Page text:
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Our fire department is trying to come up with a system for signing individuals off on apparatus. We currently have 3 different make/model of engine, 2 types of ambulances, a water tender and two brush rigs.

We have a haphazard system of signoffs....some good ol boy, some paperwork. Now they are talking about standardizing and in addition to having the Pumper/Operator certifications (EVOC for ambulances), needing 10 hours driving time - per apparatus - to be signed off.

What does your fire department do? A pumping test and driving test? New tests for different apparatus? Hours behind the wheel?

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You have several optins available to you - however depends on how your department runs. We rotate drivers on our 4 on 4 0ff shift. Driver is recorded on run reports and this info is added to our database. We also have driving practice with sign off sheets. Any time a unit needs fuel the staff are encouraged to "exercise" the rig when they fuel it. Regular practice with pump ops we shift drivers around so that they can remain profficient in the different engines.
All of this is documented so that if an accident happens, investigators have a good resource to draw on the operators experience level.
-We have a Driver School that all apparatus drivers and upgradable drivers must attend before ever being able to function in the capacity of a driver/operator.
-Driver School is 80 hours of classroom and drill field operations for apparatus; pumping, flying the aerial and a cone course. Classroom time includes understanding hydraulics and calculations, theory, design and function of apparatus; operation, proper spotting and safe driving; and most importantly LEAGAL requirements and obligations of the driver. Far to many driver/operators drive the apparatus with an invincibility mindset as though they're race car drivers.
-The school also includes an extensive driving course and pumping of engine apparatus as well as driving the course and operating aerial apparatus.
-EVOC and CEVO are certifications that are included in this course.
-Only after successful completion of Driver School the firefighter has 30 days to complete 20 hours of Code 1 documented road driving of apparatus. Code 1 driving is all the firefighters does at this stage and never more than 2 hours per day to spread out the experience.
-After completion of this 30 day phase the firefighter returns to the academy in order to complete a test designed to evaluate the skills of the driver as well as their retention of the Driver School curriculum.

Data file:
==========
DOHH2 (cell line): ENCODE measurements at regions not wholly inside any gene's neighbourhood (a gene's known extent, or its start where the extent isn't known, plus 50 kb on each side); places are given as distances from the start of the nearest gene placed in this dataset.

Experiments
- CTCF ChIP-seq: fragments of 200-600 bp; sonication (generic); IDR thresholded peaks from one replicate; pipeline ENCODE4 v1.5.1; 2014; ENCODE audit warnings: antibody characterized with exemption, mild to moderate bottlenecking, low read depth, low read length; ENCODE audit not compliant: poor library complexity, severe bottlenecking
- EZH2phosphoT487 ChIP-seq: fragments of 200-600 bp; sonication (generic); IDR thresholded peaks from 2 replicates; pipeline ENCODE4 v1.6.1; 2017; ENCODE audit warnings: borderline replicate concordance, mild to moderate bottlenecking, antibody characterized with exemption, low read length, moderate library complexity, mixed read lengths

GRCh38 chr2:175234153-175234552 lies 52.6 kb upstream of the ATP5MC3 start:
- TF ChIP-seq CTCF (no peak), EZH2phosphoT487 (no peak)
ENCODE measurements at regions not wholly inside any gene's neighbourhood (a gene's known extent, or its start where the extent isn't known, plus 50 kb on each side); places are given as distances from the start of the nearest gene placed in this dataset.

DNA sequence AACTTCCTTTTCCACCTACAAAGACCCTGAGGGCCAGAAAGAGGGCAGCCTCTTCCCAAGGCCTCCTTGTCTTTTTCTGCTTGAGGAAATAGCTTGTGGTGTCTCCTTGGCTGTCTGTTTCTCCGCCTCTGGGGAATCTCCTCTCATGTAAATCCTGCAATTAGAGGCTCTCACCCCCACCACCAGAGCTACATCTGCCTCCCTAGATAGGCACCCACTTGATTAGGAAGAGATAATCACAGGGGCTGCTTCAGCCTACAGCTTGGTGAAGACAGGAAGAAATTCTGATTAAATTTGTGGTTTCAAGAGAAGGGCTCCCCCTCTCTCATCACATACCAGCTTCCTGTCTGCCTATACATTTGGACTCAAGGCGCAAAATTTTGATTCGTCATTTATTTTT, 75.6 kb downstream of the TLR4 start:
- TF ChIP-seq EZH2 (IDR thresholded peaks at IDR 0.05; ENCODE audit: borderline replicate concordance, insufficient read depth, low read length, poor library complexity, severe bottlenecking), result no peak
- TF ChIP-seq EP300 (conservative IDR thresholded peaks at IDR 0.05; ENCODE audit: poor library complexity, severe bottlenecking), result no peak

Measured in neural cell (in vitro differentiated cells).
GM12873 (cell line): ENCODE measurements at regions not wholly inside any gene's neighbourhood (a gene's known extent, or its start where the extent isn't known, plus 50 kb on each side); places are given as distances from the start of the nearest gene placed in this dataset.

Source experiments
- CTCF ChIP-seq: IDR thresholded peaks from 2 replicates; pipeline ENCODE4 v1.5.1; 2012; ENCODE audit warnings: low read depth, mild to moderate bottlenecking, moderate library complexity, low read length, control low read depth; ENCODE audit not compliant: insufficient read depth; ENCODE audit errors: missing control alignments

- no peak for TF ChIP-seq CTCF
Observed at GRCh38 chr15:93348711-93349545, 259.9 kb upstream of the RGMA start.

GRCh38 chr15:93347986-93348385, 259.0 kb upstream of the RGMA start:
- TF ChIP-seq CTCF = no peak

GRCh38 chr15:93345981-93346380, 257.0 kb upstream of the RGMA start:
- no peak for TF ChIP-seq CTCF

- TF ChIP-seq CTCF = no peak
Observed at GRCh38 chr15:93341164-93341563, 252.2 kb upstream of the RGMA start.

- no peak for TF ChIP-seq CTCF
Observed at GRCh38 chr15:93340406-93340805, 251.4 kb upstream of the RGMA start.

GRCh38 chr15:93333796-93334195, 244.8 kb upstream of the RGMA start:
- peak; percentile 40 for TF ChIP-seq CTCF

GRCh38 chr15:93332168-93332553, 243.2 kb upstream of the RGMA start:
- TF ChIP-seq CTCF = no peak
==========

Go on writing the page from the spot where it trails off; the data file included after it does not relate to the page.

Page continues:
-If you think you might be interested in implementing our Diver School program please let me know. We have distributed our curriculum to many FD's and have even provided the initial training.
-On a daily basis the driver/operator is assigned to a particular apparatus and is responsible for all operations, routine maintenance of the apparatus and tools. Forms and daily check sheets insure compliance.
What we do is you have to certify on our utility, OIC vehicle, reserve engine and then on our engine/rescue. for our newer engine and rescue you have to have so many hours of pump time and so many miles of drive time
I suggest looking at what the state requires, and even if they dont require this have everyone get a CDL. No emergency driving for 6months, but let the guys drive back from calls. EVOC should be mandatory, then anyone who will drive a pumper should go through pump training and know whats in each pumper/engine from memory as far as whats in each compartment. tenders id suggest only people that have one year of driving experence in a pumper/engine. Our dept doesnt have any of this but its what alot of paid depts and other volly depts in the area do.
We have a combination department. I don't know how the paid staff is "certified" to drive the apparatus, but they are all certified. As a volunteer, you have to be in the department two years before you get to sit for a "roads test" which is basically a fill-in-the-blank test with almost every intersection in the district. Fifty questions, three roads in each question, one of them is blank and you have to fill it in, 85% or above is passing.

Then the driver training officer (supervisor to the paid staff) starts you off on our front line rescue. You can take EVOC or a pump ops course or whatever which will help you along, but all of our training in relation to the apparatus comes from one individual and you don't get to sit in the driver's seat until you have his approval.

Obviously you need to have a fairly clean (if not squeeky) driving record, no DUI/DWI's, etc. You have to be cleared to drive in a department physical (done periodically by age, the older you get, the more often you get them.) All of our chiefs can drive at least the rescues to help out the paid staff which are all either EMT-CC or EMT-P and do patient care en-route if the commercial ambulance is OOS.

In our fleet we have two rescues, three engines, an articulated ladder/pumper (Bronto Skylift, we call it the tower,) a miscellaneous truck (extrication equipment, swift water rescue gear,) a tanker, and a heavy rescue/rehab/command center. We also house and man a county air truck which responds to incidents around the northern half of the county.

The rules for driving all of them are the same. You have to be in two years, in good standing, pass the roads test and get one-on-one driver training for each apparatus before you are cleared to drive it. Training includes using all the apparatus features, pump ops, ladder ops, cascade system, tanker ops, whatever though you don't have to be an EMT to drive the rescue.

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